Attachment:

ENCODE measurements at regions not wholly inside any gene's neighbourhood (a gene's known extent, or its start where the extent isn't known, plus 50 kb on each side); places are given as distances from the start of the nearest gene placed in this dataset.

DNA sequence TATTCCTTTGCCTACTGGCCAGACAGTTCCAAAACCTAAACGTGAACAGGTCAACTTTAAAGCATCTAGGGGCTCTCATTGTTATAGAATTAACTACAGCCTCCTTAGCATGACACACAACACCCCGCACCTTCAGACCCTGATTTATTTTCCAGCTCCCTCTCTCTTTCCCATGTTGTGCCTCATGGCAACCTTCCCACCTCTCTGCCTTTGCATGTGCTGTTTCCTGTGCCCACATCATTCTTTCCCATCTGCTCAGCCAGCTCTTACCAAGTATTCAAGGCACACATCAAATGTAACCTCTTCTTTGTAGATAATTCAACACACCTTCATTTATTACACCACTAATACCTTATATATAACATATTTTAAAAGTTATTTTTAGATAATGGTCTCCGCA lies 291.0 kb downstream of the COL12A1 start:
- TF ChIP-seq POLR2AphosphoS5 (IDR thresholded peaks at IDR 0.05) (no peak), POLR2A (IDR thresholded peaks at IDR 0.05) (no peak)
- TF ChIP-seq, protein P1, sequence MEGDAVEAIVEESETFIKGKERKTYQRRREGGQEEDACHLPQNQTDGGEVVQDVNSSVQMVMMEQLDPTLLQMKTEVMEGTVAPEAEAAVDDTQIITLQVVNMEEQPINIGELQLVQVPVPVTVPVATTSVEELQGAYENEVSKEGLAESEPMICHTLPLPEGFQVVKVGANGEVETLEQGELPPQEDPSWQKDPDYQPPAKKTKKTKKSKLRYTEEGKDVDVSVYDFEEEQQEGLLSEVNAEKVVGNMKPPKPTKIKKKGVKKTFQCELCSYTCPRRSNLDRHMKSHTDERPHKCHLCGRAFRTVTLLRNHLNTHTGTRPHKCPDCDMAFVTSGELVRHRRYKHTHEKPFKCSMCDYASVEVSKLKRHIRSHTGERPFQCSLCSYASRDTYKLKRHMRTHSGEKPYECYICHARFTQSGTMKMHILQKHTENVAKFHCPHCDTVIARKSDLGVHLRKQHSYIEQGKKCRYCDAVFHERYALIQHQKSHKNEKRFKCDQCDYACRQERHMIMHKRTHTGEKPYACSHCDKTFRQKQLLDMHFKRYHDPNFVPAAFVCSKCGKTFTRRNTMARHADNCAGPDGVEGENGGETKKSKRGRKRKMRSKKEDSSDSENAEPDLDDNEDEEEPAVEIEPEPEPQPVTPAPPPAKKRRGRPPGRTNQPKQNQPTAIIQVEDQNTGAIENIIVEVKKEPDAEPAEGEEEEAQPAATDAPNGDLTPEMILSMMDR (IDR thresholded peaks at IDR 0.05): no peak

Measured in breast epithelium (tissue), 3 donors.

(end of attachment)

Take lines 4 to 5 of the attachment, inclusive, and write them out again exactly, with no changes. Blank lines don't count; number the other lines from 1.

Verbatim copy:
- TF ChIP-seq, protein P1, sequence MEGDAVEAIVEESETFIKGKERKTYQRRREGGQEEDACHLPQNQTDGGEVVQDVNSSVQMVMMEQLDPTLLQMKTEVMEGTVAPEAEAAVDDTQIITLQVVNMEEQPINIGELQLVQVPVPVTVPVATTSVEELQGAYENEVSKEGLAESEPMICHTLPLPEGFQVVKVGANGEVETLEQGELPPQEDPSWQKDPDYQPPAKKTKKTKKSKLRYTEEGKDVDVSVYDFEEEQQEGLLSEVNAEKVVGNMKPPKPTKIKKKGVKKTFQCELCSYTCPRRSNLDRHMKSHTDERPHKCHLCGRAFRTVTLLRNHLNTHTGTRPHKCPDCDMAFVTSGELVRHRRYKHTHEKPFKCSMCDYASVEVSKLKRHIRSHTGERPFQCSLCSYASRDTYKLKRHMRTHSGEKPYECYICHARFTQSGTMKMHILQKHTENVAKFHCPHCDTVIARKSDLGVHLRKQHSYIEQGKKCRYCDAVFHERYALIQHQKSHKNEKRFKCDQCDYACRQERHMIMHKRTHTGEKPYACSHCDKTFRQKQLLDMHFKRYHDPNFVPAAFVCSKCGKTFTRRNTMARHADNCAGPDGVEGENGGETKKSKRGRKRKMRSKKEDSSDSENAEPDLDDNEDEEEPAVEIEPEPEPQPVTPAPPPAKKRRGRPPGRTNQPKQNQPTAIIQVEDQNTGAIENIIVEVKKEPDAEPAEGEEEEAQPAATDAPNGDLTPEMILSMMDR (IDR thresholded peaks at IDR 0.05): no peak

Measured in breast epithelium (tissue), 3 donors.